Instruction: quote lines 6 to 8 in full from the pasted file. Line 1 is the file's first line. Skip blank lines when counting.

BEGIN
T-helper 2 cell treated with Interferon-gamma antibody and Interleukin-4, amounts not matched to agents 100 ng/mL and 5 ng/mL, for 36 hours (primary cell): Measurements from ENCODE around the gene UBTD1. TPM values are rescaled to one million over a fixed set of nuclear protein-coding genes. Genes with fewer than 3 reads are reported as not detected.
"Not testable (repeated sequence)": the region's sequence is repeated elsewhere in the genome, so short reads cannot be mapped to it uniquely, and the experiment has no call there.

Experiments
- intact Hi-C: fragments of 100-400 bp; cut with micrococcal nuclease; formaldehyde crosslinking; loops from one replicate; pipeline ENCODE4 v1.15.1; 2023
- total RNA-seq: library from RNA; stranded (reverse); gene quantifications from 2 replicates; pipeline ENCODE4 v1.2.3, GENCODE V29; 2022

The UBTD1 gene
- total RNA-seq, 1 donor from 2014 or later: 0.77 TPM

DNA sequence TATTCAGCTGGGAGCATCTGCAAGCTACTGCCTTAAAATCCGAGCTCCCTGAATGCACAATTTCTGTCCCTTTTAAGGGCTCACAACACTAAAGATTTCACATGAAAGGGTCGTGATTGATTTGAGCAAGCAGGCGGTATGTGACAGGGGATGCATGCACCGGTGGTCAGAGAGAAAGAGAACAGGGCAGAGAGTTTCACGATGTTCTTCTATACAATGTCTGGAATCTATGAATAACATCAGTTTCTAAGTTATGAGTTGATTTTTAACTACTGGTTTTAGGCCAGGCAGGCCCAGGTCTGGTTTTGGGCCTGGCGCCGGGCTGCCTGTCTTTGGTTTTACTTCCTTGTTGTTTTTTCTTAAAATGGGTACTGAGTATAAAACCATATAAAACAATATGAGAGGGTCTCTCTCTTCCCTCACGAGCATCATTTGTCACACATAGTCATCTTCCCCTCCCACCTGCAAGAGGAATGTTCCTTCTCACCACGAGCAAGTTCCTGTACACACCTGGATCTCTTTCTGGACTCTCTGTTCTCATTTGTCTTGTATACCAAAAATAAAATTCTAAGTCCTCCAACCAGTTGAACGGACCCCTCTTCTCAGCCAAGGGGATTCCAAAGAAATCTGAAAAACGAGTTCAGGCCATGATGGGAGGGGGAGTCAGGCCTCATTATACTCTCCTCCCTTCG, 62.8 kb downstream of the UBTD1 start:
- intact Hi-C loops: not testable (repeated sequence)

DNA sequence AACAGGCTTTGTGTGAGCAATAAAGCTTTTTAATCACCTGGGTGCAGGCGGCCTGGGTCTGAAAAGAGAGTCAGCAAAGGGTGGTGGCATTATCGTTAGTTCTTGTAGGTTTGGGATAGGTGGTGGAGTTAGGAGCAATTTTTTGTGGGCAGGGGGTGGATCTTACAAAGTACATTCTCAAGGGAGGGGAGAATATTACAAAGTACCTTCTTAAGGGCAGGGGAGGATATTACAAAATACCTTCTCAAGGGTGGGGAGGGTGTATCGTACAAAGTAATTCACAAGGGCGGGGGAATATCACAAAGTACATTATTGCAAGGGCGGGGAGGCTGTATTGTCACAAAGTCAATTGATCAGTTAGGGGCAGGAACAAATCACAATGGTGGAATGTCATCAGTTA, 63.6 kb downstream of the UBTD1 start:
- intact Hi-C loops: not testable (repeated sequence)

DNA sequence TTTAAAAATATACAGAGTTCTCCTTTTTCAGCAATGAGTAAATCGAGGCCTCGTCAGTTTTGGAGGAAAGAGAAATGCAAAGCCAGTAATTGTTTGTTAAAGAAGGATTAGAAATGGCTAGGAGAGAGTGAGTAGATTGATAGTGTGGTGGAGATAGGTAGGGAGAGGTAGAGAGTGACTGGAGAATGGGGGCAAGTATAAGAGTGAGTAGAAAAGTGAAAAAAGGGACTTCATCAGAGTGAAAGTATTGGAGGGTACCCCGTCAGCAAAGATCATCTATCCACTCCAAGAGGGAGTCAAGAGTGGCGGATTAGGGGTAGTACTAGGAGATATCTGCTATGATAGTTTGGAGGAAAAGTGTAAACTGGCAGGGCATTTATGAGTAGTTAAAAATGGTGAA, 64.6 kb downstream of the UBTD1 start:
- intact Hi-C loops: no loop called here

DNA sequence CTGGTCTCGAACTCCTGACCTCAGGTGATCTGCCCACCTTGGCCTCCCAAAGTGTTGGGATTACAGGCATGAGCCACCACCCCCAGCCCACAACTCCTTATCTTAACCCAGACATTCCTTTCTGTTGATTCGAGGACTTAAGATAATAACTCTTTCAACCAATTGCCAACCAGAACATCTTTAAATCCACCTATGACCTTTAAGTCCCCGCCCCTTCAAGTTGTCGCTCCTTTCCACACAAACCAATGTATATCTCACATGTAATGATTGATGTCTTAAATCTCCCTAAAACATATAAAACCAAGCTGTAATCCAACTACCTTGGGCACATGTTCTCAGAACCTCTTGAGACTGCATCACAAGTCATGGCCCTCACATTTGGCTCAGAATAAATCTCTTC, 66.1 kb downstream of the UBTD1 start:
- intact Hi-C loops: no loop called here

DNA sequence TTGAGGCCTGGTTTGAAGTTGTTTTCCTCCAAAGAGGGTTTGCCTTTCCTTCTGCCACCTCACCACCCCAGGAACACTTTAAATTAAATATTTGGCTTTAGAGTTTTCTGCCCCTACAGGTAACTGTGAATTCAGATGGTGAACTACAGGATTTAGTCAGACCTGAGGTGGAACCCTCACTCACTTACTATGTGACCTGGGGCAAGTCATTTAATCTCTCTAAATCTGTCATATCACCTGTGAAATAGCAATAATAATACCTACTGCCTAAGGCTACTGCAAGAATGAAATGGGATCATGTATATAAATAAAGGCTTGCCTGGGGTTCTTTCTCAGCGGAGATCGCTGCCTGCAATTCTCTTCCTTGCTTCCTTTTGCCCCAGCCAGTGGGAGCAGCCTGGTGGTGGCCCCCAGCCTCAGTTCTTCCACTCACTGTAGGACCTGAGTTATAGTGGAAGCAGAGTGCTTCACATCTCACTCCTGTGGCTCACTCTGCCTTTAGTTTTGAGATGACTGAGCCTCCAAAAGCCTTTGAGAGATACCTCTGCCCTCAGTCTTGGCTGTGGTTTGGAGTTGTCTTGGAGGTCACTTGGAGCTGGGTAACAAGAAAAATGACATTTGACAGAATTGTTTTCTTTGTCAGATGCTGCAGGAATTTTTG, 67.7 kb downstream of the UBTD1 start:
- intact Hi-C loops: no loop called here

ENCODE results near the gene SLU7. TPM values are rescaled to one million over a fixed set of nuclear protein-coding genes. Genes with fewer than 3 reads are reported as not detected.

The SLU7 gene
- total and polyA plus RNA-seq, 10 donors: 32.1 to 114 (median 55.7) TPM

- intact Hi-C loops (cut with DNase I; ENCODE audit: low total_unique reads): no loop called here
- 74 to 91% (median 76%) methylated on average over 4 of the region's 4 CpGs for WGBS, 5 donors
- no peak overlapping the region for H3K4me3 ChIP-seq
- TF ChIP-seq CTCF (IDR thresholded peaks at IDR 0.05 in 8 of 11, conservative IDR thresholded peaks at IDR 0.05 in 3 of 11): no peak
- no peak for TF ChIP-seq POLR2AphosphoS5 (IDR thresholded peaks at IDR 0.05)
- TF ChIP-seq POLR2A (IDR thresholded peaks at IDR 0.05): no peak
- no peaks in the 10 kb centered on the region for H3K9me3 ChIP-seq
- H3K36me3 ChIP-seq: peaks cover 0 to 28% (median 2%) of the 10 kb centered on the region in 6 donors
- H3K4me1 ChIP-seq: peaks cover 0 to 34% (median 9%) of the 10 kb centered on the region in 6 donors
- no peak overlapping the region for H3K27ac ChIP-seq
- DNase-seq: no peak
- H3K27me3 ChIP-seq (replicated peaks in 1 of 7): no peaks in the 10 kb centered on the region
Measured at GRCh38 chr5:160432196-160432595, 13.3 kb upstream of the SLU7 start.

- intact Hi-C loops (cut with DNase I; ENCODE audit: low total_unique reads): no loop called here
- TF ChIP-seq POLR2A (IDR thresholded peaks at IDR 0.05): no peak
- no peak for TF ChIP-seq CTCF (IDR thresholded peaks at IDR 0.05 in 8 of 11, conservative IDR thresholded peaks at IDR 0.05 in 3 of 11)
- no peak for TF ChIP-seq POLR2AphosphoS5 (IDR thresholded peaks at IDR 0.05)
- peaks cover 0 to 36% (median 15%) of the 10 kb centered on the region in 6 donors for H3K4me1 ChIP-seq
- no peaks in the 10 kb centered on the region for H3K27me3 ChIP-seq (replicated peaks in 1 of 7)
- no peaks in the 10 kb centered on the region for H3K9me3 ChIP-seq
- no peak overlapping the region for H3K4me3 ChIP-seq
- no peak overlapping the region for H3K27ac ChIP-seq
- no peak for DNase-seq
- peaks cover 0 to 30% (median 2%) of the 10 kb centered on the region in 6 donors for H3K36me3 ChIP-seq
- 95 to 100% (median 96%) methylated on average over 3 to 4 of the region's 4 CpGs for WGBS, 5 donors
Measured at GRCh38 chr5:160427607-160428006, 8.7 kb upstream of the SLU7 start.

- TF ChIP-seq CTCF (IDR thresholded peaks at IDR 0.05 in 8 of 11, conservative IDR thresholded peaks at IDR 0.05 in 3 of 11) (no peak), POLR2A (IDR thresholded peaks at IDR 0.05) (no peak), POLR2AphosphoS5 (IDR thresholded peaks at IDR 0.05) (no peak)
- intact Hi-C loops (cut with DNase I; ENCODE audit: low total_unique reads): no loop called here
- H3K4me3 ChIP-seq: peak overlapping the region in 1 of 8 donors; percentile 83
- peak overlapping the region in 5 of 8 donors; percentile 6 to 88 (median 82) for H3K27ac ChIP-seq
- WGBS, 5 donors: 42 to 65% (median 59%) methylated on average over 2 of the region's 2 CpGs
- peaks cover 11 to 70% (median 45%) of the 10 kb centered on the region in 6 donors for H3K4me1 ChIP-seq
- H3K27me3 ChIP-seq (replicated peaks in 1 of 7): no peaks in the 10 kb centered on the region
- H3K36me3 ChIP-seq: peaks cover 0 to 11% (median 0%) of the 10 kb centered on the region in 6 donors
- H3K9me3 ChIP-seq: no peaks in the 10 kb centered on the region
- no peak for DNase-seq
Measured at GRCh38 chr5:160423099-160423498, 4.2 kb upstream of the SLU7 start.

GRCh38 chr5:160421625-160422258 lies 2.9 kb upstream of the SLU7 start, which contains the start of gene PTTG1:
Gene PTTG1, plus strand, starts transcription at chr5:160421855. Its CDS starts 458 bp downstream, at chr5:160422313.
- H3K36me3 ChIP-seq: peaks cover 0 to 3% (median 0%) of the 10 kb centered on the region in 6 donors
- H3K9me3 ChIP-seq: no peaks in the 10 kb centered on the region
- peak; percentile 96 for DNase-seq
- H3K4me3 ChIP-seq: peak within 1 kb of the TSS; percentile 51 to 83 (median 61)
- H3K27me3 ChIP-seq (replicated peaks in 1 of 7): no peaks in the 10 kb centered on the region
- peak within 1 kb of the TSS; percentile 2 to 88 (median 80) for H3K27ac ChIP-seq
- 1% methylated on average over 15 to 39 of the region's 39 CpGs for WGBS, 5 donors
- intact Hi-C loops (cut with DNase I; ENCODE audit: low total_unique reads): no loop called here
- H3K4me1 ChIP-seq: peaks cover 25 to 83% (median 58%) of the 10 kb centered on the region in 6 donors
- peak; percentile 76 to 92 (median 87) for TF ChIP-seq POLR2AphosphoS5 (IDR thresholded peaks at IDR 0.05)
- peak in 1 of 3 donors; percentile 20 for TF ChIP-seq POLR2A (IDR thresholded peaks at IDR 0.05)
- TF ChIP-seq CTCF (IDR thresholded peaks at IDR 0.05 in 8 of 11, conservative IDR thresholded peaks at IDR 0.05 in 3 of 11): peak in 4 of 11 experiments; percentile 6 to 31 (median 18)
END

The UBTD1 gene
- total RNA-seq, 1 donor from 2014 or later: 0.77 TPM

DNA sequence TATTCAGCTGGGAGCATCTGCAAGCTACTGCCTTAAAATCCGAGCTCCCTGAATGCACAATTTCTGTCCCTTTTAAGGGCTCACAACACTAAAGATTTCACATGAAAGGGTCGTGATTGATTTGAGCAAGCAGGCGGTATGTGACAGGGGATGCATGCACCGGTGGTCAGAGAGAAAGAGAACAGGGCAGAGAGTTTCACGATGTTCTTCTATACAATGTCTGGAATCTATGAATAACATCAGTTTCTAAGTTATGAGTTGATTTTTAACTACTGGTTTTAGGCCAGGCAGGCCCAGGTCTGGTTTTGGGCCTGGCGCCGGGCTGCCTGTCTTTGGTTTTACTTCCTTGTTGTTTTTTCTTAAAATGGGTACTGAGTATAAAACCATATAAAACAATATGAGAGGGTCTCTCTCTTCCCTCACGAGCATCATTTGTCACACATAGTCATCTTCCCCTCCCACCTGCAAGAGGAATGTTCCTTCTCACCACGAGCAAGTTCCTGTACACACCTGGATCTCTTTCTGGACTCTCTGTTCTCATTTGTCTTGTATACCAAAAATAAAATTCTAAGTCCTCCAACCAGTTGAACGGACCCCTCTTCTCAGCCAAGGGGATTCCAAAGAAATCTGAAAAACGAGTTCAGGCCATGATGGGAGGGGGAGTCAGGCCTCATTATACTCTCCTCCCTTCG, 62.8 kb downstream of the UBTD1 start: